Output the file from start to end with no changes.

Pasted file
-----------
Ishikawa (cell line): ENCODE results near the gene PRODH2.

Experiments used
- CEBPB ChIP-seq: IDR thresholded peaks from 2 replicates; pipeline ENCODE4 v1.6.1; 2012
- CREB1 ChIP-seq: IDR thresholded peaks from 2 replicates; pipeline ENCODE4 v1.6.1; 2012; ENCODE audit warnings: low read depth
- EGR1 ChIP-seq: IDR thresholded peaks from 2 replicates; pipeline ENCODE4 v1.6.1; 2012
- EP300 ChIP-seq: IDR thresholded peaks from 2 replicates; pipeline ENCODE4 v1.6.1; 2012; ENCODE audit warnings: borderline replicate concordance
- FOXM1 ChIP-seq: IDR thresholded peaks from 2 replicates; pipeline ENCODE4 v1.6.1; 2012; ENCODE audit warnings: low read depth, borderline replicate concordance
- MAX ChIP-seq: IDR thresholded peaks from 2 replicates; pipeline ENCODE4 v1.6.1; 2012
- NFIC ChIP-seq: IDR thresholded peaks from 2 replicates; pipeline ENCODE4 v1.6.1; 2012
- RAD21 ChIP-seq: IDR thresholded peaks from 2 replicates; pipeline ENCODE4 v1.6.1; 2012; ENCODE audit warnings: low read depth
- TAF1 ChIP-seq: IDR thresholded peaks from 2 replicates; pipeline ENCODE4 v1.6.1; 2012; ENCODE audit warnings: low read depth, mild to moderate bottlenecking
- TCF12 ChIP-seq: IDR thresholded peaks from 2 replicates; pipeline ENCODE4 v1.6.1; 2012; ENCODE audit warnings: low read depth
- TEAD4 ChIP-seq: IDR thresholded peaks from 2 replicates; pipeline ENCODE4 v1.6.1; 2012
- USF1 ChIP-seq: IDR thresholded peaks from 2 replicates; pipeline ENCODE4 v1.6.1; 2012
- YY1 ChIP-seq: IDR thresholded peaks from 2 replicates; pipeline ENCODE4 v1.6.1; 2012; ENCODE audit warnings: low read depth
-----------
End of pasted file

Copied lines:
Ishikawa (cell line): ENCODE results near the gene PRODH2.

Experiments used
- CEBPB ChIP-seq: IDR thresholded peaks from 2 replicates; pipeline ENCODE4 v1.6.1; 2012
- CREB1 ChIP-seq: IDR thresholded peaks from 2 replicates; pipeline ENCODE4 v1.6.1; 2012; ENCODE audit warnings: low read depth
- EGR1 ChIP-seq: IDR thresholded peaks from 2 replicates; pipeline ENCODE4 v1.6.1; 2012
- EP300 ChIP-seq: IDR thresholded peaks from 2 replicates; pipeline ENCODE4 v1.6.1; 2012; ENCODE audit warnings: borderline replicate concordance
- FOXM1 ChIP-seq: IDR thresholded peaks from 2 replicates; pipeline ENCODE4 v1.6.1; 2012; ENCODE audit warnings: low read depth, borderline replicate concordance
- MAX ChIP-seq: IDR thresholded peaks from 2 replicates; pipeline ENCODE4 v1.6.1; 2012
- NFIC ChIP-seq: IDR thresholded peaks from 2 replicates; pipeline ENCODE4 v1.6.1; 2012
- RAD21 ChIP-seq: IDR thresholded peaks from 2 replicates; pipeline ENCODE4 v1.6.1; 2012; ENCODE audit warnings: low read depth
- TAF1 ChIP-seq: IDR thresholded peaks from 2 replicates; pipeline ENCODE4 v1.6.1; 2012; ENCODE audit warnings: low read depth, mild to moderate bottlenecking
- TCF12 ChIP-seq: IDR thresholded peaks from 2 replicates; pipeline ENCODE4 v1.6.1; 2012; ENCODE audit warnings: low read depth
- TEAD4 ChIP-seq: IDR thresholded peaks from 2 replicates; pipeline ENCODE4 v1.6.1; 2012
- USF1 ChIP-seq: IDR thresholded peaks from 2 replicates; pipeline ENCODE4 v1.6.1; 2012
- YY1 ChIP-seq: IDR thresholded peaks from 2 replicates; pipeline ENCODE4 v1.6.1; 2012; ENCODE audit warnings: low read depth